Action research is generally aimed at changing or improving a particular context, or a specific practice, alongside the generation of theory.
In an explanatory sequential study, emphasis is given to the collection and analysis of quantitative data, which occurs during the first phase of the study. The results of this quantitative phase inform the subsequent collection of qualitative data in the next phase.
Analysis of the resultant qualitative data is then used to 'explain' the quantitative results, usually serving to contextualise these, or to otherwise enhance or enrich the initial findings.
In an exploratory sequential study, the opposite sequence to that outlined above is used. In this case, qualitative data is emphasised, with this being collected and analysed during the first phase of the study. The results of this qualitative phase inform the subsequent collection of quantitative data in the next phase.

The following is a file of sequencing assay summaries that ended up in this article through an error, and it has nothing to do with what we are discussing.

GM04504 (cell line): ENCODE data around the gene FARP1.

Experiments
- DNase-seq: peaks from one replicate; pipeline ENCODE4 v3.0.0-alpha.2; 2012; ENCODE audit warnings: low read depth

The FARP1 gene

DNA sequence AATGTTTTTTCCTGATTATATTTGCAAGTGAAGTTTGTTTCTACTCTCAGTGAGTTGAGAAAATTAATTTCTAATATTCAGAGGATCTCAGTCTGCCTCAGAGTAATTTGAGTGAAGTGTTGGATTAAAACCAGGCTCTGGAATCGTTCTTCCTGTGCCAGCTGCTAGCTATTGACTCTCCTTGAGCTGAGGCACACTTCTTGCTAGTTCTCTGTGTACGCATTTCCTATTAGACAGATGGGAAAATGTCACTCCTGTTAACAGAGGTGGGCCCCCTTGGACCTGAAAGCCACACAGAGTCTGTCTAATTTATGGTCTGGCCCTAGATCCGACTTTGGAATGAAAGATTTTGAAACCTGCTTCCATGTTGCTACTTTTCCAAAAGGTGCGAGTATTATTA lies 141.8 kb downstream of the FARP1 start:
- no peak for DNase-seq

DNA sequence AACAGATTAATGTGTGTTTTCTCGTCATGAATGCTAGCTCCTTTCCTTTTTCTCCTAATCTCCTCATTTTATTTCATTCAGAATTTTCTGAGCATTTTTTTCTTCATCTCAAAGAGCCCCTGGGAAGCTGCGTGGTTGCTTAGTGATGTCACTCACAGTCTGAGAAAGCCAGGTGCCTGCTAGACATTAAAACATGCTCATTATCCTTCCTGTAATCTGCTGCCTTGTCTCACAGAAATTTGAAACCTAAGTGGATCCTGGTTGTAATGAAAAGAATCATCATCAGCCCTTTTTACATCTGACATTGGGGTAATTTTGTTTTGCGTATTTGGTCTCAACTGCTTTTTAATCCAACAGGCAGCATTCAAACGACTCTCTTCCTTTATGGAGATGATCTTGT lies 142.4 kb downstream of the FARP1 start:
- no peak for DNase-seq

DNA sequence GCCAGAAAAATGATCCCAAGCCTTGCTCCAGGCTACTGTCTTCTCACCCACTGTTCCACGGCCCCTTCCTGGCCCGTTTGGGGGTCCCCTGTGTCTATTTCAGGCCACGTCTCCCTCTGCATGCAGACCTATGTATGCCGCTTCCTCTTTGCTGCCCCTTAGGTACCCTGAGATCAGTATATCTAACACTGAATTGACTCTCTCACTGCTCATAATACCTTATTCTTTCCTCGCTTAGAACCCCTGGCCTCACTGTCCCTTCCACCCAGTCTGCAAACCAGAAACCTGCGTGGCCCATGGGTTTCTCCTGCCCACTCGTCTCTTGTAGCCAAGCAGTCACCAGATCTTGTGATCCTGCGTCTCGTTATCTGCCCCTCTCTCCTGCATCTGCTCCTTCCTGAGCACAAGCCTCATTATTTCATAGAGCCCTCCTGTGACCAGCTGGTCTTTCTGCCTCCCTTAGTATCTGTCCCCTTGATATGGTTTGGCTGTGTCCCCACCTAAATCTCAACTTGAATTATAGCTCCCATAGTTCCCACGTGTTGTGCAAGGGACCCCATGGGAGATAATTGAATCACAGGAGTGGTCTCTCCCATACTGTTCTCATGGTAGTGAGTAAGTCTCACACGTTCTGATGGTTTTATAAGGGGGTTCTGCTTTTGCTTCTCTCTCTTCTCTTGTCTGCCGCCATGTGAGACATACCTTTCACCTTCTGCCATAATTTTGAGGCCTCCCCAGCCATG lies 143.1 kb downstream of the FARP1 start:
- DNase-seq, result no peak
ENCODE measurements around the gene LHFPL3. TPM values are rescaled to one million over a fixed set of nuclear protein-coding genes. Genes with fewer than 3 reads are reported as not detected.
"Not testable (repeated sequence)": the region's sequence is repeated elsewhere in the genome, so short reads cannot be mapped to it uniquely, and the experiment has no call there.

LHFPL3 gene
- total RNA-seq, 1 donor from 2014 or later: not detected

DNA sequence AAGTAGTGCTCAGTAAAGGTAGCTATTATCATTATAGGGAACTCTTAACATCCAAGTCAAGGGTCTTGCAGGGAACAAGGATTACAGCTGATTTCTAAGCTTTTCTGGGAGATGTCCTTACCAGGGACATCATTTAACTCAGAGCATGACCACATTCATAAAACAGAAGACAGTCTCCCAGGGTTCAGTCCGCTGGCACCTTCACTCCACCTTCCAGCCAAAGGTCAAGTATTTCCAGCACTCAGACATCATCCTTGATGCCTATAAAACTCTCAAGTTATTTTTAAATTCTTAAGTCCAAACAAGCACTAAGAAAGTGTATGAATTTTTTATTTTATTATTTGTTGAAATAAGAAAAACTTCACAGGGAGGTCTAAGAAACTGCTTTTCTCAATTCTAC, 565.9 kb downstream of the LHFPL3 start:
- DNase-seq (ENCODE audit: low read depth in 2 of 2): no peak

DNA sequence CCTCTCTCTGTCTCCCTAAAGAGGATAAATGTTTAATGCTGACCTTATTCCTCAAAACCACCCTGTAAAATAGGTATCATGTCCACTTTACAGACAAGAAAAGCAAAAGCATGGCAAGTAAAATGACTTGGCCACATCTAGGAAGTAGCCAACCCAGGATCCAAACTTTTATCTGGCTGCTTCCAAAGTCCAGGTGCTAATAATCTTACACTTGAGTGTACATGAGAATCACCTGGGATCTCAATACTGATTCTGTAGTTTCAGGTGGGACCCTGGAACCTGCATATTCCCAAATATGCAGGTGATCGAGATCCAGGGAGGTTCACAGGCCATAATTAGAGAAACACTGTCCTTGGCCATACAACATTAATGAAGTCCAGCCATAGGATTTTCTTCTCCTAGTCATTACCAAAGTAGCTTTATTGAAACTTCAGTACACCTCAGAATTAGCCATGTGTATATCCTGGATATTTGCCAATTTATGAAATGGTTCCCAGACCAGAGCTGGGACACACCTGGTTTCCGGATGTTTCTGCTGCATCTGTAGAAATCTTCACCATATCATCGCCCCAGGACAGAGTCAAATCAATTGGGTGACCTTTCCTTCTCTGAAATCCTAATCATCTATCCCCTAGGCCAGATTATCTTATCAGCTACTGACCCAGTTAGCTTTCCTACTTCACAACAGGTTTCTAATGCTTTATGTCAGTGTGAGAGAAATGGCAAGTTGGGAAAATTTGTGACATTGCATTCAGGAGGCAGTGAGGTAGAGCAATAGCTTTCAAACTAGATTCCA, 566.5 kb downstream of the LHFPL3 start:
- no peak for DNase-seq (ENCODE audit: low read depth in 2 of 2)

The quantitative data can then be used to define or to generalise the qualitative results, or to test these results on the basis of theory emerging from the initial findings.
In a convergent study, qualitative and quantitative data sets are collected and analysed simultaneously and independently of one another.
Results from analysis of both sets of data are brought together to provide one overall interpretation; this combination of data types can be handled in various ways, but the objective is always to provide a fuller understanding of the phenomena under study. Equal emphasis is given to both qualitative and quantitative data in a convergent study.